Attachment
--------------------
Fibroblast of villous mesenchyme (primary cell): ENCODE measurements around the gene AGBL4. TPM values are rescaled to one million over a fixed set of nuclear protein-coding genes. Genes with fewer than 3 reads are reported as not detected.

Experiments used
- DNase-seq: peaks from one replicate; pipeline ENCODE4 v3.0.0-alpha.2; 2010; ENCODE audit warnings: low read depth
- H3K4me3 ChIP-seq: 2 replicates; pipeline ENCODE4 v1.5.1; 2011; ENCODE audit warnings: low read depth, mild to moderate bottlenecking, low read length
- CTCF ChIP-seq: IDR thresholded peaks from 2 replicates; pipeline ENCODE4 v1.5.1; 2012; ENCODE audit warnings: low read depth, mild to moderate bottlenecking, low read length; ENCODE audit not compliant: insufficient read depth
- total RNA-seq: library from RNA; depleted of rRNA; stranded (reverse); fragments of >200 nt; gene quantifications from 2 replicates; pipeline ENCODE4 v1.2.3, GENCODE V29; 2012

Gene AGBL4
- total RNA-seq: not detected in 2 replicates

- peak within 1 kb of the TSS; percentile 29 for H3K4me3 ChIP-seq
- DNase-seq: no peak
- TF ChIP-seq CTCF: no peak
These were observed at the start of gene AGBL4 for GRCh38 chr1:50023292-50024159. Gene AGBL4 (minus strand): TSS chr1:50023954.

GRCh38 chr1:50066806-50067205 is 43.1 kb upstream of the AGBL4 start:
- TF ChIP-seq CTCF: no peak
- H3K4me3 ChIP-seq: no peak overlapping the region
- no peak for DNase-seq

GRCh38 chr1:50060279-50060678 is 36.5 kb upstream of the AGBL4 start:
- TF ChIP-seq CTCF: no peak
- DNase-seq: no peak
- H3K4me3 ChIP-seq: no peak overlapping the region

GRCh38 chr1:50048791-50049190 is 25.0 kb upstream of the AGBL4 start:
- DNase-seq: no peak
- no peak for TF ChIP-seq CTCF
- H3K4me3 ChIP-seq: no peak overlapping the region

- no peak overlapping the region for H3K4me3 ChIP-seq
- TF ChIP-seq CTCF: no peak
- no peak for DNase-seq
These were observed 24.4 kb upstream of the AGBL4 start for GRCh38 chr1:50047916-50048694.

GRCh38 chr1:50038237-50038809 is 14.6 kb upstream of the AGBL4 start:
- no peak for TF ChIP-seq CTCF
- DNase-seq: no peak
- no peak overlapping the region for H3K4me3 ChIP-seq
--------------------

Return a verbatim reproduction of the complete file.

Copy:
Fibroblast of villous mesenchyme (primary cell): ENCODE measurements around the gene AGBL4. TPM values are rescaled to one million over a fixed set of nuclear protein-coding genes. Genes with fewer than 3 reads are reported as not detected.

Experiments used
- DNase-seq: peaks from one replicate; pipeline ENCODE4 v3.0.0-alpha.2; 2010; ENCODE audit warnings: low read depth
- H3K4me3 ChIP-seq: 2 replicates; pipeline ENCODE4 v1.5.1; 2011; ENCODE audit warnings: low read depth, mild to moderate bottlenecking, low read length
- CTCF ChIP-seq: IDR thresholded peaks from 2 replicates; pipeline ENCODE4 v1.5.1; 2012; ENCODE audit warnings: low read depth, mild to moderate bottlenecking, low read length; ENCODE audit not compliant: insufficient read depth
- total RNA-seq: library from RNA; depleted of rRNA; stranded (reverse); fragments of >200 nt; gene quantifications from 2 replicates; pipeline ENCODE4 v1.2.3, GENCODE V29; 2012

Gene AGBL4
- total RNA-seq: not detected in 2 replicates

- peak within 1 kb of the TSS; percentile 29 for H3K4me3 ChIP-seq
- DNase-seq: no peak
- TF ChIP-seq CTCF: no peak
These were observed at the start of gene AGBL4 for GRCh38 chr1:50023292-50024159. Gene AGBL4 (minus strand): TSS chr1:50023954.

GRCh38 chr1:50066806-50067205 is 43.1 kb upstream of the AGBL4 start:
- TF ChIP-seq CTCF: no peak
- H3K4me3 ChIP-seq: no peak overlapping the region
- no peak for DNase-seq

GRCh38 chr1:50060279-50060678 is 36.5 kb upstream of the AGBL4 start:
- TF ChIP-seq CTCF: no peak
- DNase-seq: no peak
- H3K4me3 ChIP-seq: no peak overlapping the region

GRCh38 chr1:50048791-50049190 is 25.0 kb upstream of the AGBL4 start:
- DNase-seq: no peak
- no peak for TF ChIP-seq CTCF
- H3K4me3 ChIP-seq: no peak overlapping the region

- no peak overlapping the region for H3K4me3 ChIP-seq
- TF ChIP-seq CTCF: no peak
- no peak for DNase-seq
These were observed 24.4 kb upstream of the AGBL4 start for GRCh38 chr1:50047916-50048694.

GRCh38 chr1:50038237-50038809 is 14.6 kb upstream of the AGBL4 start:
- no peak for TF ChIP-seq CTCF
- DNase-seq: no peak
- no peak overlapping the region for H3K4me3 ChIP-seq